Wednesday, April 25, 2001

Cus D'Amato's training methods

Cus D'Amato's training methods

NOTE: No copyright infringement intended.

by Phil Berger
Pages 70-71

Whatever Atlas did with Tyson, it was by D'Amato's methods. For instance, when D'Amato had been with Jose Torres, he had developed a punching instrument known as the Willie Bag, after Willie Pastrano, from whom Torres would win the light heavyweight title. Willie was made of five mattresses wrapped about a frame. On the exterior of the front mattress was a rough-hewn sketch of a man, with his body demarcated by numbers that served as targets for particular punches. #1 was a left hook to the jaw; #2 a right hook to the jaw; #3 a left uppercut; #4 a right uppercut; #5 a left hook to the body; #6 a right hook to the body; #7 a jab to the head; and #8 a jab to the body.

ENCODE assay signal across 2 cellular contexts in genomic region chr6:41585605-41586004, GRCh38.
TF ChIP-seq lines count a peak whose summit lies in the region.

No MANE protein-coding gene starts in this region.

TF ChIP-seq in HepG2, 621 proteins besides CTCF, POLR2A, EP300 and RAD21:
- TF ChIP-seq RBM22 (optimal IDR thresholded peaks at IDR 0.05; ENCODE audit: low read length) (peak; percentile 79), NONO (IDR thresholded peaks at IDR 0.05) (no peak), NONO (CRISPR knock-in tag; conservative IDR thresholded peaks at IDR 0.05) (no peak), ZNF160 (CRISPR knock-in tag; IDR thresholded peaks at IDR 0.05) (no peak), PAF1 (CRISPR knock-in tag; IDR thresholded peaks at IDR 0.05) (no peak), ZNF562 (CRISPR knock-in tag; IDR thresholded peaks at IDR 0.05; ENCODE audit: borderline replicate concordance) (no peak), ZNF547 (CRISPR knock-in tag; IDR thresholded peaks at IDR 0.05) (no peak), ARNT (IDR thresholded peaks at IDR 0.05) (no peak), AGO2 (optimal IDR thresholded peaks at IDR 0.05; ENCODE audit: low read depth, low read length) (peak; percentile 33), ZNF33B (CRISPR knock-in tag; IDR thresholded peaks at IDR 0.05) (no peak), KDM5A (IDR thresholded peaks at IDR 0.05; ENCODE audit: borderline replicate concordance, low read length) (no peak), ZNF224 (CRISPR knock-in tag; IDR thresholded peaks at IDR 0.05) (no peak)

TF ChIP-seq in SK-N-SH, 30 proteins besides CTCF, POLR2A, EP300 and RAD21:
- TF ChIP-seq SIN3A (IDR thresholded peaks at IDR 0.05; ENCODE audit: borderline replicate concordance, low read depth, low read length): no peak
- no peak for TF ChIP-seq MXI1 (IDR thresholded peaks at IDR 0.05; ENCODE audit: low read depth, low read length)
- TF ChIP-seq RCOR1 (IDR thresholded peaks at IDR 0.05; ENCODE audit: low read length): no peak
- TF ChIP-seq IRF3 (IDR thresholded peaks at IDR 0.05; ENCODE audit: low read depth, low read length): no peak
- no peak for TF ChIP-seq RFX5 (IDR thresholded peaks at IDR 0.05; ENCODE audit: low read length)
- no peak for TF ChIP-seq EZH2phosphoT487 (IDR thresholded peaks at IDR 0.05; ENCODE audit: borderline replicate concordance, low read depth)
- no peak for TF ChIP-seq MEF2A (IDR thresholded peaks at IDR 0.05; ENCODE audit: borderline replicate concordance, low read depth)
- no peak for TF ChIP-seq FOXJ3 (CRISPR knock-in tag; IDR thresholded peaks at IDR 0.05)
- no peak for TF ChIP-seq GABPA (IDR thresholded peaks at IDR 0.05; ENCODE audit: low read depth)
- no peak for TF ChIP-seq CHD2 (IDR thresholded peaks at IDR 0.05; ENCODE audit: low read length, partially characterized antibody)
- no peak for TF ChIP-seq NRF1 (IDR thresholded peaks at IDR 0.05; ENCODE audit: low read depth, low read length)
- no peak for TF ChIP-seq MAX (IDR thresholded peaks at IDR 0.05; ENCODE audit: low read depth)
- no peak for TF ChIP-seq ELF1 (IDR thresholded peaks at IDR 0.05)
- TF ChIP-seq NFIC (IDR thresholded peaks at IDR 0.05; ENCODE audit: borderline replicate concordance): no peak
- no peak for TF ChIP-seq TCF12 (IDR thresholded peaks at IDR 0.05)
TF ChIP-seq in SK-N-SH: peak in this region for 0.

D'Amato had created Willie to encourage his fighters to punch in rapid combination and had made tape recordings, in his voice, of varying sequences of numbers. When the fighter stepped up to Willie, he would respond to his master's voice by delivering the mandated combination punches.

For Tyson, there was also the sand-filled "slip" bag, a teardrop-shaped black bag about the size of a fist that would swing from a length of rope as the fighter stood directly in its path. To avoid being hit, Tyson was taught to move his head from side to side and dip down, the prescriptive maneuvers for avoiding actual punches. Through his work on Willie and the slip bag, and through sparring, Tyson was acquiring the means to activate his power without its backfiring on him.

NOTE: I am mirroring my old archives. Posted 8/12/2014 and backdated to 4/25/2001.



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